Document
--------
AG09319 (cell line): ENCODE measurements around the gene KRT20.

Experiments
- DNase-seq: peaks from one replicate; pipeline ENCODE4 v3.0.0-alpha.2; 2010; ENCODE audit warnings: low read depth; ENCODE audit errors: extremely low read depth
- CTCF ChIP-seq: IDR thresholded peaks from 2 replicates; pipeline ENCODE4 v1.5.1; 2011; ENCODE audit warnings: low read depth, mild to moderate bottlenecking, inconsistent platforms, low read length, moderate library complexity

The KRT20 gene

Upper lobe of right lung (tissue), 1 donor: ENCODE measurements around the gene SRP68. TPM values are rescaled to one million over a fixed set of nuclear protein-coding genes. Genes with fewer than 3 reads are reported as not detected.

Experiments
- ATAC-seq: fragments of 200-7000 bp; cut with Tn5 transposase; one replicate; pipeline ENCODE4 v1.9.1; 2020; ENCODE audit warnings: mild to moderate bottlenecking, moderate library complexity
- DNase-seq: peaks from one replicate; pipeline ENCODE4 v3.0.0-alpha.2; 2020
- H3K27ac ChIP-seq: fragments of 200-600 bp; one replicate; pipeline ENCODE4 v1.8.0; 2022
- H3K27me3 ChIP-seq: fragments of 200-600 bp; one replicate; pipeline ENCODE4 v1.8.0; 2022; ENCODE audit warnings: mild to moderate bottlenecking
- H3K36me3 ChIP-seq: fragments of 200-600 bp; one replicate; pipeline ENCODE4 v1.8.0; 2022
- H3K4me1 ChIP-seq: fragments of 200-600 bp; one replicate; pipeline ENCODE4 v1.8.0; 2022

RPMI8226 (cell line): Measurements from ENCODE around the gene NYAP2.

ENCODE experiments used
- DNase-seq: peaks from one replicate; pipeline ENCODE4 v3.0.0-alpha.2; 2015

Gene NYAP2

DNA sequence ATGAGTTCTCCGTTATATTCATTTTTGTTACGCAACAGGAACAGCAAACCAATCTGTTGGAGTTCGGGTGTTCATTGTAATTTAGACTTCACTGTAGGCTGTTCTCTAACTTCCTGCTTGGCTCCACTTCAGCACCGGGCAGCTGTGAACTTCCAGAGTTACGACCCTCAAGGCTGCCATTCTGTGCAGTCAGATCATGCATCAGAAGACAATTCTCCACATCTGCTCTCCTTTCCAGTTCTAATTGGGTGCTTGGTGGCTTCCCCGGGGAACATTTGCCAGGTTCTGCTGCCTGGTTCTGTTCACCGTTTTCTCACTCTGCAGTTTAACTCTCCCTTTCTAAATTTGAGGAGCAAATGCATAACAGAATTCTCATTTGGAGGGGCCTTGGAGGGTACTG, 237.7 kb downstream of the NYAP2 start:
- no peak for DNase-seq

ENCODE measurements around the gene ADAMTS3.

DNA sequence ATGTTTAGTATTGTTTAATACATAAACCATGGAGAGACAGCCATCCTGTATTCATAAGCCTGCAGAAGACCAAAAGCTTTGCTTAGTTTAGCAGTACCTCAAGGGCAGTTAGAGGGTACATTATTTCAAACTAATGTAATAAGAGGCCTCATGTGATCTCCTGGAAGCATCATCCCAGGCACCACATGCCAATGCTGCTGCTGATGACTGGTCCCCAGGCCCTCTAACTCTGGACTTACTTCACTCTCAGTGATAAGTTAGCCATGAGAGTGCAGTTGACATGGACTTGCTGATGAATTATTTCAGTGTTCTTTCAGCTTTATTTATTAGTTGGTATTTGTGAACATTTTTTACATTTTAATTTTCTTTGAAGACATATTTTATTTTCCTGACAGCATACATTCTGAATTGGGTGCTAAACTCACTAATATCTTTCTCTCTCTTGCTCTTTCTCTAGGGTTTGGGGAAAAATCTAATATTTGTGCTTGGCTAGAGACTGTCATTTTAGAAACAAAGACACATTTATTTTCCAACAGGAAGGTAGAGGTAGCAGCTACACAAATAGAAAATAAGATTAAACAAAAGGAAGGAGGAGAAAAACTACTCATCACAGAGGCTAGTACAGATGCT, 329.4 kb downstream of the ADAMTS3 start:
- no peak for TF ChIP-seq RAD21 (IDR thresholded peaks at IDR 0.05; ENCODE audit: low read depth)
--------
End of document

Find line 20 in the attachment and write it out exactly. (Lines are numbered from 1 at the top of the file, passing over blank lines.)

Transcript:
ENCODE measurements around the gene ADAMTS3.